Seeing in Vietnam

It’s only an e-mail," I reminded myself on the road to Vietnam, "just a handful of words typed on a computer screen.
Though I’d received it months ago, it was still renting space in my head. "Forget about terrorists," it warned. "Fear this!"
Attached was an article by the New York Times. It read, "Researchers link long-distance cycling with impotence."
This affected me.
As I crossed the 14,000-mile mark, the words from that e-mail sparked a conversation in my head.

"Fourteen thousand miles?" I wondered to myself, "I wonder if they’d consider that long distance?"
"Denial is not a river in Africa," a wiser voice replied.
My thoughts were interrupted when I came upon a group of U.S. military types clustered under tents. They were looking at maps in the parking lot of a nearby hotel.
As I tried to enter, a Laos security guard stepped in front of me and raised a vertical palm.
"Not allow," he said in broken English.
"But are those American soldiers in there?" I asked. "I’m American, can’t I just …"
"Not allow," he re-confirmed before flashing a bat-like smile.
"Could you just tell me what they are doing here then?" I asked before turning to leave.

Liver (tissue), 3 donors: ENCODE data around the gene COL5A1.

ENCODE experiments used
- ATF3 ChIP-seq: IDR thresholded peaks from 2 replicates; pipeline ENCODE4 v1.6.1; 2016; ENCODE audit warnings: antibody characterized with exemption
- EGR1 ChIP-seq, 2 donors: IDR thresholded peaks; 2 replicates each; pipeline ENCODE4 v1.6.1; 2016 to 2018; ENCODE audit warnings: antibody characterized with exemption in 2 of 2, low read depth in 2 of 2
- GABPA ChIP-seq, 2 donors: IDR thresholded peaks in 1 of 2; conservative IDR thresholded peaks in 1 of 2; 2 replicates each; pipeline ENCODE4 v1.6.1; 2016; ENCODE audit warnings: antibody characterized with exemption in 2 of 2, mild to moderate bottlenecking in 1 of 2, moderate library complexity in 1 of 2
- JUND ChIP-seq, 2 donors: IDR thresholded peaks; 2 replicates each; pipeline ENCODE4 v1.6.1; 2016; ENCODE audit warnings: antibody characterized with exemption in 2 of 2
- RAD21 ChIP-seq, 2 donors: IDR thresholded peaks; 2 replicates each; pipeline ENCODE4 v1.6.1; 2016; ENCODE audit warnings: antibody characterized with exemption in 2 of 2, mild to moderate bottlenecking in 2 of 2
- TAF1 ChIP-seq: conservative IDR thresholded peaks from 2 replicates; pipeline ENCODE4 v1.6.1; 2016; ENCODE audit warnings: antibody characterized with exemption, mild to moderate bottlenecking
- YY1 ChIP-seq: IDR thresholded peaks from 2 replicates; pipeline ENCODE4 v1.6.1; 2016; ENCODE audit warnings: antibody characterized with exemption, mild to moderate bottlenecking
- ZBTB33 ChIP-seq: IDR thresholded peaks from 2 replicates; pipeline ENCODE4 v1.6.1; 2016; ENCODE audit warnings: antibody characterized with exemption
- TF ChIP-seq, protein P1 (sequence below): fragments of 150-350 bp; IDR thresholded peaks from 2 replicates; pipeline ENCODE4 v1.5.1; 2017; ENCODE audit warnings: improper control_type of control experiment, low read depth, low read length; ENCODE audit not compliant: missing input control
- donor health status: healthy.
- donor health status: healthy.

"They’re digging for spoons," he replied in a poor translation.
"Spoons?" I returned. "What the hell would the U.S. military be doing in the Laos jungle looking for antiques?"
"Bones," a man corrected from behind. "We are looking for remains."

The man was an Australian helicopter pilot who was assisting in the search for more than 2,000 U.S. soldiers still classified as missing in action.
I was only 5 years old during the height of the Vietnam war.
Now, some 38 years later, I stood on a roadside in Laos and watched as America was still bringing home its dead.
With that thought weighing heavy on my mind, I crossed the border into Vietnam.
From its origins at the border, Highway 9 brought a steady climb, followed by a steep mountainous descent to the Ben Hai River. There, I cycled in a state of ignorant bliss through a dotting of peaceful riverside villages.
Only later would I discover that Highway 9, and the Ben Hai River, were the exact demarcation line of the the 17th parallel, the de-militarized zone (DMZ), that separated the former North and South Vietnam. It was a place where tens of thousands of soldiers lost their lives during the brutal battles of Khe Sahn and Hamburger Hill.
By late afternoon, my ride along Highway 9 had confluenced into Highway 1, Vietnam’s main north-south thoroughfare. It was here I’d spend the next month cycling south. My first stop was the central city of Hu

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